Furniture

Typical furniture is usually practical and made from rattan, wicker, hemp, brass and copper, with sofas that are really comfortable (comfort is a must), in neutral tones like white, grey and sand. Alongside sleek and modern designed furniture, Scandinavian-style homes will use traditional pieces that have classic and even rustic appeal.

Floors

Think real wooden floors throughout, except in bathrooms, or a cool grey stone tile or consider vinyl or laminate for easier maintenance and lower cost. For warmth underfoot and striking appeal, textured rugs are the perfect alternative to wall-to-wall carpeting.

Colours

Keep the colour palette to no more than three tones – white walls, cool grey and blue textiles work beautifully well together. Think of using neutral tones like white, sand and beige and a pop of colour or a bold pattern as a room accent. Consider adding metallic accents for visual interest and a single piece of art on a wall for maximum impact.

Accessories

A few well -chosen accessories can provide a striking accent in any room, but be careful to keep it simple and scaled back to reduce visual distractions. Traditional Scandinavian patterns are usually simple botanical illustrations in a symmetrical style, with animals as common themes, while modern designs have bold colours and graphics in high contrast styles.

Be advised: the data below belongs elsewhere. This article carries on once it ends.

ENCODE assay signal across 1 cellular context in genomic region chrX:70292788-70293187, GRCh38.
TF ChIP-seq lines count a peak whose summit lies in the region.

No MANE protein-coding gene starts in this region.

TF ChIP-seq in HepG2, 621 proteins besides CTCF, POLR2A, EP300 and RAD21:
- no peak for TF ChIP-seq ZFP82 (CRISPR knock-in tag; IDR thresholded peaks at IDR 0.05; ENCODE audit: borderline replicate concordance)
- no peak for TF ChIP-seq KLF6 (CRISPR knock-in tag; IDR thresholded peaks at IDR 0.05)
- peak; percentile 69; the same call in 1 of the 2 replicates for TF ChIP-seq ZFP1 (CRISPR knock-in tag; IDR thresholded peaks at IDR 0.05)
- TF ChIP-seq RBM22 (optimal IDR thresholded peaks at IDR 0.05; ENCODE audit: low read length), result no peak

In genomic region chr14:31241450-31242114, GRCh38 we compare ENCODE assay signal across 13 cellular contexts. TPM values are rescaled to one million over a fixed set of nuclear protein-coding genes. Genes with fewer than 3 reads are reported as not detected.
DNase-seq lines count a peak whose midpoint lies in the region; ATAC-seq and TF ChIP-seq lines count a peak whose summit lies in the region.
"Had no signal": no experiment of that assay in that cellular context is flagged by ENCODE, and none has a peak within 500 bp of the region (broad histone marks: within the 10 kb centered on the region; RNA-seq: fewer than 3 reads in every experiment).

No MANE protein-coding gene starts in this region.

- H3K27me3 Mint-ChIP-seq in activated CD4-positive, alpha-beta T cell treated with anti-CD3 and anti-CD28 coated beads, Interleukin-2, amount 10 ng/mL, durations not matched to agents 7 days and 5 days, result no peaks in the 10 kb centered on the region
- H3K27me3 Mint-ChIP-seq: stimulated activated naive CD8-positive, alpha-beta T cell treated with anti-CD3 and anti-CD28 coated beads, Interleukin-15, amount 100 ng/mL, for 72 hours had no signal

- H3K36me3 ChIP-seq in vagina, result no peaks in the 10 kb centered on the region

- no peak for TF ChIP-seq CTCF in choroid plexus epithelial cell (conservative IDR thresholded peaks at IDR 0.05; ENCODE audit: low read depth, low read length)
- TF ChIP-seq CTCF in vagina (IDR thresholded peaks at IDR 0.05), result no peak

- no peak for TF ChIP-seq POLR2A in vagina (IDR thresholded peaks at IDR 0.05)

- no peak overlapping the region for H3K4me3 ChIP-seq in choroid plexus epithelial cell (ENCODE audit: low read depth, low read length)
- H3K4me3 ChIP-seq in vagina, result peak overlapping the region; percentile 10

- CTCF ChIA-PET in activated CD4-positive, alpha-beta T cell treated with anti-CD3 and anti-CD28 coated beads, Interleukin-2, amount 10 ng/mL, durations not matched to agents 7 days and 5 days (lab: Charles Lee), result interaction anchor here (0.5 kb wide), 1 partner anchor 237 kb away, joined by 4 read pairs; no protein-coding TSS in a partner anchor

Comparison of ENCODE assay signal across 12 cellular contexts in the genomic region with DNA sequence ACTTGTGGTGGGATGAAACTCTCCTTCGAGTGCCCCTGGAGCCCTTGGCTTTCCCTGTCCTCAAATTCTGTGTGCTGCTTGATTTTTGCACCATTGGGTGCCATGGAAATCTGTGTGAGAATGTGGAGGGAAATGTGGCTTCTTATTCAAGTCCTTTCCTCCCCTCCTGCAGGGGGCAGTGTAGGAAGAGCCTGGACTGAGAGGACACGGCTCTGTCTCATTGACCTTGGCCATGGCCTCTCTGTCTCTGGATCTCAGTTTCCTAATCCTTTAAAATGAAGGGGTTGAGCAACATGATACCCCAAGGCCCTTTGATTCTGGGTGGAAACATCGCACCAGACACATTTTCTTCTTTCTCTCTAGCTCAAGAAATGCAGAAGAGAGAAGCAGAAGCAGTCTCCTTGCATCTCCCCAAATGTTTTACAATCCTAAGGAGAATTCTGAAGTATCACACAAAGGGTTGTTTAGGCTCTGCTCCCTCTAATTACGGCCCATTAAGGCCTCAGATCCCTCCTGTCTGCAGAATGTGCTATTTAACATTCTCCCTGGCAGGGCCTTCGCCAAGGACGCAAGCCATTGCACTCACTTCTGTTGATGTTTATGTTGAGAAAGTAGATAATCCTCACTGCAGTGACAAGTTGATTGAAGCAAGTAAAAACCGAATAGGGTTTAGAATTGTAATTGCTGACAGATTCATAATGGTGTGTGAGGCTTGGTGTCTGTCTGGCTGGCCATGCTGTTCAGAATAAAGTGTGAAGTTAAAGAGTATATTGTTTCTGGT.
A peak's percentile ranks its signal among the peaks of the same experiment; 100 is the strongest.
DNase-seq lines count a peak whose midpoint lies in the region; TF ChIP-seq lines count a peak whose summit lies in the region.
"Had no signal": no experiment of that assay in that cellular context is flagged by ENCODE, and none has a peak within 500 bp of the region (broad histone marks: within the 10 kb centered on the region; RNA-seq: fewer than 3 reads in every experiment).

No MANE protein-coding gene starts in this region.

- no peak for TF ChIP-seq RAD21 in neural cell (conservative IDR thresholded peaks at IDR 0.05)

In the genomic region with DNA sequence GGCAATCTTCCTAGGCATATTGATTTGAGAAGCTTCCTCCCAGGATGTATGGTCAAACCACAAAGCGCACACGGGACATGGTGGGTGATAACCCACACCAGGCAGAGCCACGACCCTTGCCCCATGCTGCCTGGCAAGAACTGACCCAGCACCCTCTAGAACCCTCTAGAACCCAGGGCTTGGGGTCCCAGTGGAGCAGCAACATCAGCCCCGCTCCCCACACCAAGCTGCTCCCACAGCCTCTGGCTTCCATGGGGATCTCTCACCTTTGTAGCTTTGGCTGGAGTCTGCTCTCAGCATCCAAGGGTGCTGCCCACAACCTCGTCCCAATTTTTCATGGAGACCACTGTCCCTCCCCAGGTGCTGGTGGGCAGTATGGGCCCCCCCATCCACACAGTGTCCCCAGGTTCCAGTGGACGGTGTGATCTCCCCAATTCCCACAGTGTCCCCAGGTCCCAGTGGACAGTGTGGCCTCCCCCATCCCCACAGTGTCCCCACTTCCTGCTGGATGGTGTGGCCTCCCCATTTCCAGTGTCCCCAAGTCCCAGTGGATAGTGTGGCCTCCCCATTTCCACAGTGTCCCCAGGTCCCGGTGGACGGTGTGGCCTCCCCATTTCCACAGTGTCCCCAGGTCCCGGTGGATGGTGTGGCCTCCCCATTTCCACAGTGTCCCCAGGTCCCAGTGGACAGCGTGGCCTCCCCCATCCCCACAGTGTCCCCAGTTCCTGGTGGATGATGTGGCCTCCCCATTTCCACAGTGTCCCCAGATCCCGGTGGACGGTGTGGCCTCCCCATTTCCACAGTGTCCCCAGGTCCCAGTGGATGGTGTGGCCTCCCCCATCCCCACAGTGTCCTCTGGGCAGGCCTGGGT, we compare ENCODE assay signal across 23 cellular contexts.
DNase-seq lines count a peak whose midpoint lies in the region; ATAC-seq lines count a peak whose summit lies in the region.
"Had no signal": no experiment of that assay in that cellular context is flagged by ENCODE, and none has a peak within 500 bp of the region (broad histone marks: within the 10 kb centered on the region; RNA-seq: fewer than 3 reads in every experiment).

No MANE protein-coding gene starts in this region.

Light

Scandinavians spend a lot of time indoors during the long, dark winters so it’s important to bring light into the home.  Walk into most homes and you’ll find candles in all shapes, sizes, and colours. Low hanging pendants are preferred to ceiling lamps and can often be one of the major key pieces in a bedroom. Make the most of all natural light with mirrors to reflect light, wide windows and avoid heavy curtains around your windows

Form and function

All rooms should feel snug yet airy and make the most of the available space. This means using intelligent storage systems to keep rooms neat and uncluttered. Above all, think clean lines throughout – both in architecture and furniture.

Eco-friendly

As it celebrates nature’s beauty, Scandinavian style always has an eco-friendly element behind its design – think responsibly sourced materials (wood, furniture, accessories) and triple glazing for superior insulation.

Fireplaces

Unlike UK homes, where fireplaces are often positioned in the centre of the room, Scandinavian homes usually place their fireplaces in the corner, where designs are simple and often embellished with attractive tiles.

Quick tips to design a scandinavian style home:

Choose warm and welcoming fabrics that hero comfort

Celebrate nature and leave materials in their pure and raw state

Think simple, clean and cheerful

Limit your colour palette to no more than three tones in neutral shades

Use contrasting textures (hard and soft) and shapes (abstract and traditional)

Keep rooms uncluttered with clever storage solutions

Use triple glazing for warmth and maximum light

Make the most of natural light – use blank white and light grey walls

If you like pastels – limit them to natural shades of light pink and green (sparingly)

Green your rooms with light-loving plants

Contrast modern sleek pieces of furniture with classic pieces

Put fireplaces in the corner of the room

Interior designer and decorators − find interior designers and decorators in the UK

As Scandinavian design can be tricky to get just right, consider consulting an interior decorator who can make sure you achieve the look you’re after. Too simple and it’ll look too stark, too warm and you’ll move away from its light and airy feel.